All the Time
The Simpsons, 20th Century Fox
From Philosophy Now:
To know that it is 4:30 is to be at 4:30, and also to be looking on 4:30 as if from a temporal outside. So in subjecting time to timing, we seem to have succeeded in stepping to one side of time in some respect, while of course, remaining in it.
So, while we are pulling time out of the jaws of physics, we must not forget what an amazing, and deeply puzzling, activity ‘timing’ is. And its consequences are immeasurable. It transforms social life into a multitude of intermeshing ensembles harmonised by timepieces. We watch time and time watches us; and the portability of the watch compared with, say, the obelisk, locks together the watching and the watched more intimately. Inside these ever more tightly drawn temporal meshes, the clock rules our every moment. The living rhythms spelt out in our breathing, our walking and our beating hearts, are overridden by something totally different, symbolised by the way the watch we consult with fast-beating heart clasps our wrist, seeming to strangle our pulse. We dance to a rhythm of the shared day, of the common world, of the universe, that’s imposed and embraced: it is ours and not ours.
This is not all bad, of course. Our lives are vastly enriched by keeping track of the time, and we are collectively and individually empowered by co-ordination: dancing to the music of clock time, we can work together more effectively to meet and anticipate our basic needs, to generate ever more complex ways of exploiting nature, and to erect defences against a universe that has no particular care for us. And we must not underestimate what an extraordinary achievement this is. To take a salient example: the operating theatre. There is the surface orchestration of the lives of all the experts (surgeons, nurses, technicians, anaesthetists, cleaners, and engineers) necessary to make the procedure happen safely. But beneath the task of getting them all to the operating theatre at the right time, there is an almost bottomless infrastructure of temporally co-ordinated life.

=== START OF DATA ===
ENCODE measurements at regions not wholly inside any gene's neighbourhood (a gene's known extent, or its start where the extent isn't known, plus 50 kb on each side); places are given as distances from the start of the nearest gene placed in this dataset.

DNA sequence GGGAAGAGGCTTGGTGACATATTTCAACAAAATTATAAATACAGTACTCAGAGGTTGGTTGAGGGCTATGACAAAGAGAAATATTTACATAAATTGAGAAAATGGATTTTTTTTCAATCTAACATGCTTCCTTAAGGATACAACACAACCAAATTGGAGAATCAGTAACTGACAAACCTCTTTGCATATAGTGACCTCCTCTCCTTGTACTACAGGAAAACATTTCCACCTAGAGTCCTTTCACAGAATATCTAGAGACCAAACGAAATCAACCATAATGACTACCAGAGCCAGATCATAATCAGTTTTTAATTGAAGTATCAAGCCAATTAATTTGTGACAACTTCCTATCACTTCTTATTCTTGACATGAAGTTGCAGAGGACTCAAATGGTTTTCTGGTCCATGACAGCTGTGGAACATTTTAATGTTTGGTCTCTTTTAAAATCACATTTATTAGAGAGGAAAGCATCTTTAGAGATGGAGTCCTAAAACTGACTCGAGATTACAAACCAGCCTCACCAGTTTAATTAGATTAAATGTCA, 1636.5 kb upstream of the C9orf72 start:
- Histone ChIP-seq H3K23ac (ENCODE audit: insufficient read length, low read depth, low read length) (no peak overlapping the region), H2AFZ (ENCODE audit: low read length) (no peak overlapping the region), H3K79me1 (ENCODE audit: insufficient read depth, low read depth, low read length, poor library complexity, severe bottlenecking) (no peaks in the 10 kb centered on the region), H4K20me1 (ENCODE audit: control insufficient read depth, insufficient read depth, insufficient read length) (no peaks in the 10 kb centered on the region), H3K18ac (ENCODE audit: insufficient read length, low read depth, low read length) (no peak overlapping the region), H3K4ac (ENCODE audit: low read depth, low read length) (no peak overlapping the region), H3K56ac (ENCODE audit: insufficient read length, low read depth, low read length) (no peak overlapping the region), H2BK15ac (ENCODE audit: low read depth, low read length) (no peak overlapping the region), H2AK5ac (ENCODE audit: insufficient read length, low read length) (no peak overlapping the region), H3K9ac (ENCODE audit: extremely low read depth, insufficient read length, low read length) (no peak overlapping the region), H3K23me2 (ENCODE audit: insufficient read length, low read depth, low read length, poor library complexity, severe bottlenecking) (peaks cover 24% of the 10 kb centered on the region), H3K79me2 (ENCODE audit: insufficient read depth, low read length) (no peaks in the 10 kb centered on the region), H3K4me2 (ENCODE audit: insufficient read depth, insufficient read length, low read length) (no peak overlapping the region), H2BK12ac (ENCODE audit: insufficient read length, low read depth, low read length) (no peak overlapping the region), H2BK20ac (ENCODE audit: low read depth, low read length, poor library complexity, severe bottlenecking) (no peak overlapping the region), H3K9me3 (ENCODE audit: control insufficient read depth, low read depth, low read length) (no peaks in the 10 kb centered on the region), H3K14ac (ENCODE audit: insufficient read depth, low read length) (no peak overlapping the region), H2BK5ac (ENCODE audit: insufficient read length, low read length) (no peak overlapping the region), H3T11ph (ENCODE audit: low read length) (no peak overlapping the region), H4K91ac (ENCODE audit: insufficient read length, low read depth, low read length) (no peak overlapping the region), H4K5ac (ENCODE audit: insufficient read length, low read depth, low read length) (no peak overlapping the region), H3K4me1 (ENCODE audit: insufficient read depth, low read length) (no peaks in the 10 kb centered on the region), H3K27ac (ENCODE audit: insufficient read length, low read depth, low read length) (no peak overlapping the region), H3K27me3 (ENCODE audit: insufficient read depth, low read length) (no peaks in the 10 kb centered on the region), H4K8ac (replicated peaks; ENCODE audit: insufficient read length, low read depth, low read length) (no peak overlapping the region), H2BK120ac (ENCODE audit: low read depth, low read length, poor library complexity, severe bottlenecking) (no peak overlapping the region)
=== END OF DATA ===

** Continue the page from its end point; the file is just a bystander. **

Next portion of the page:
Think of the engineer responsible for making sure the complex machinery in the theatre works, at the right time. He has to arrive on time, and his journey will have involved a multitude of conductors of his private orchestra of activities – ranging from the alarm clock he set to wake him up, to the traffic lights whose efficient, centrally-regulated working made sure that he was not held up forever in jammed traffic. His assumption of his present post as hospital engineer will also be the end stage of a long journey that has depended on meeting with others at pre-set times. His skills, for example, will have involved a multitude of people whose tabled time, set out in a curriculum, will have meshed with his, so that he was able to benefit from their expertise. The equipment on which he learned his skills, either directly or as illustrations of principles, had to be manufactured, tested, delivered, maintained and demonstrated by an endless army of individuals turning up on time and timing their activities to fit in with the activities of others (including the activity of timing the performance of the machinery). The equipment will itself have a multitude of components based on clocks, visible and hidden, created by other clock-watchers on physical principles whose discovery and application and commercialisation involved yet more armies of clock-drilled people. At every point in his life, our theatre engineer will have been borne up by myriads of clock-conducted fellows.